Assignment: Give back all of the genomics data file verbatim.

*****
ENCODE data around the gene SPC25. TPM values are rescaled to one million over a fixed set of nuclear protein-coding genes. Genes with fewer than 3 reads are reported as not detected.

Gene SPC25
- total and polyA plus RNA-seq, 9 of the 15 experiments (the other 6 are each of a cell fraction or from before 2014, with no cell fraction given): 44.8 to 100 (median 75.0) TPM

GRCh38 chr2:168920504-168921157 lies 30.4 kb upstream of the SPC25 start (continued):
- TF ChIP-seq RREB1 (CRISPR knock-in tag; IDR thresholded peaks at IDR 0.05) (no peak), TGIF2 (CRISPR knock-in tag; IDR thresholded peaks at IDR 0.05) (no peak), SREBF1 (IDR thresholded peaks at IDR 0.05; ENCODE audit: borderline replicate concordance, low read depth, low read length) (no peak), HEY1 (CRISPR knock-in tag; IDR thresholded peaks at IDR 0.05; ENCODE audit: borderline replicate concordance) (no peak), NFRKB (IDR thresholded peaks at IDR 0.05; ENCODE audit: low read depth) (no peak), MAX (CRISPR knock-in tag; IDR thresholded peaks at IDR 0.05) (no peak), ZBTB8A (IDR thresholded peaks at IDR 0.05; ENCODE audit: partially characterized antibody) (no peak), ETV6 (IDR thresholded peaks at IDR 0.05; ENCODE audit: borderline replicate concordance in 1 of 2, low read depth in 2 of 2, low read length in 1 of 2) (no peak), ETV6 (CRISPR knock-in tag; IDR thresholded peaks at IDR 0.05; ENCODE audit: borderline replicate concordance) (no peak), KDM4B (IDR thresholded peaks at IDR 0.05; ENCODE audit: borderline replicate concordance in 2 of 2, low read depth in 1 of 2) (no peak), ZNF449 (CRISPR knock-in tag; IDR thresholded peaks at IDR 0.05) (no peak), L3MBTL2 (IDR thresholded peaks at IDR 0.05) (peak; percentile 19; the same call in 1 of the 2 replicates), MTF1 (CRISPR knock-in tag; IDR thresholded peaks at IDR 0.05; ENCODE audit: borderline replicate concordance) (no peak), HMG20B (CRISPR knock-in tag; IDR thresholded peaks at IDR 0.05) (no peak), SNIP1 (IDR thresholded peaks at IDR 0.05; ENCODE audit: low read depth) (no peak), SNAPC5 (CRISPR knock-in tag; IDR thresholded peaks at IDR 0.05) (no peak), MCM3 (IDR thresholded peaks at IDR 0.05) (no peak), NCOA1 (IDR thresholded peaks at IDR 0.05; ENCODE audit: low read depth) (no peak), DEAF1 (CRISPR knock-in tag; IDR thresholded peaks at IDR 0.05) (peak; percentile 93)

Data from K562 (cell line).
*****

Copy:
ENCODE data around the gene SPC25. TPM values are rescaled to one million over a fixed set of nuclear protein-coding genes. Genes with fewer than 3 reads are reported as not detected.

Gene SPC25
- total and polyA plus RNA-seq, 9 of the 15 experiments (the other 6 are each of a cell fraction or from before 2014, with no cell fraction given): 44.8 to 100 (median 75.0) TPM

GRCh38 chr2:168920504-168921157 lies 30.4 kb upstream of the SPC25 start (continued):
- TF ChIP-seq RREB1 (CRISPR knock-in tag; IDR thresholded peaks at IDR 0.05) (no peak), TGIF2 (CRISPR knock-in tag; IDR thresholded peaks at IDR 0.05) (no peak), SREBF1 (IDR thresholded peaks at IDR 0.05; ENCODE audit: borderline replicate concordance, low read depth, low read length) (no peak), HEY1 (CRISPR knock-in tag; IDR thresholded peaks at IDR 0.05; ENCODE audit: borderline replicate concordance) (no peak), NFRKB (IDR thresholded peaks at IDR 0.05; ENCODE audit: low read depth) (no peak), MAX (CRISPR knock-in tag; IDR thresholded peaks at IDR 0.05) (no peak), ZBTB8A (IDR thresholded peaks at IDR 0.05; ENCODE audit: partially characterized antibody) (no peak), ETV6 (IDR thresholded peaks at IDR 0.05; ENCODE audit: borderline replicate concordance in 1 of 2, low read depth in 2 of 2, low read length in 1 of 2) (no peak), ETV6 (CRISPR knock-in tag; IDR thresholded peaks at IDR 0.05; ENCODE audit: borderline replicate concordance) (no peak), KDM4B (IDR thresholded peaks at IDR 0.05; ENCODE audit: borderline replicate concordance in 2 of 2, low read depth in 1 of 2) (no peak), ZNF449 (CRISPR knock-in tag; IDR thresholded peaks at IDR 0.05) (no peak), L3MBTL2 (IDR thresholded peaks at IDR 0.05) (peak; percentile 19; the same call in 1 of the 2 replicates), MTF1 (CRISPR knock-in tag; IDR thresholded peaks at IDR 0.05; ENCODE audit: borderline replicate concordance) (no peak), HMG20B (CRISPR knock-in tag; IDR thresholded peaks at IDR 0.05) (no peak), SNIP1 (IDR thresholded peaks at IDR 0.05; ENCODE audit: low read depth) (no peak), SNAPC5 (CRISPR knock-in tag; IDR thresholded peaks at IDR 0.05) (no peak), MCM3 (IDR thresholded peaks at IDR 0.05) (no peak), NCOA1 (IDR thresholded peaks at IDR 0.05; ENCODE audit: low read depth) (no peak), DEAF1 (CRISPR knock-in tag; IDR thresholded peaks at IDR 0.05) (peak; percentile 93)

Data from K562 (cell line).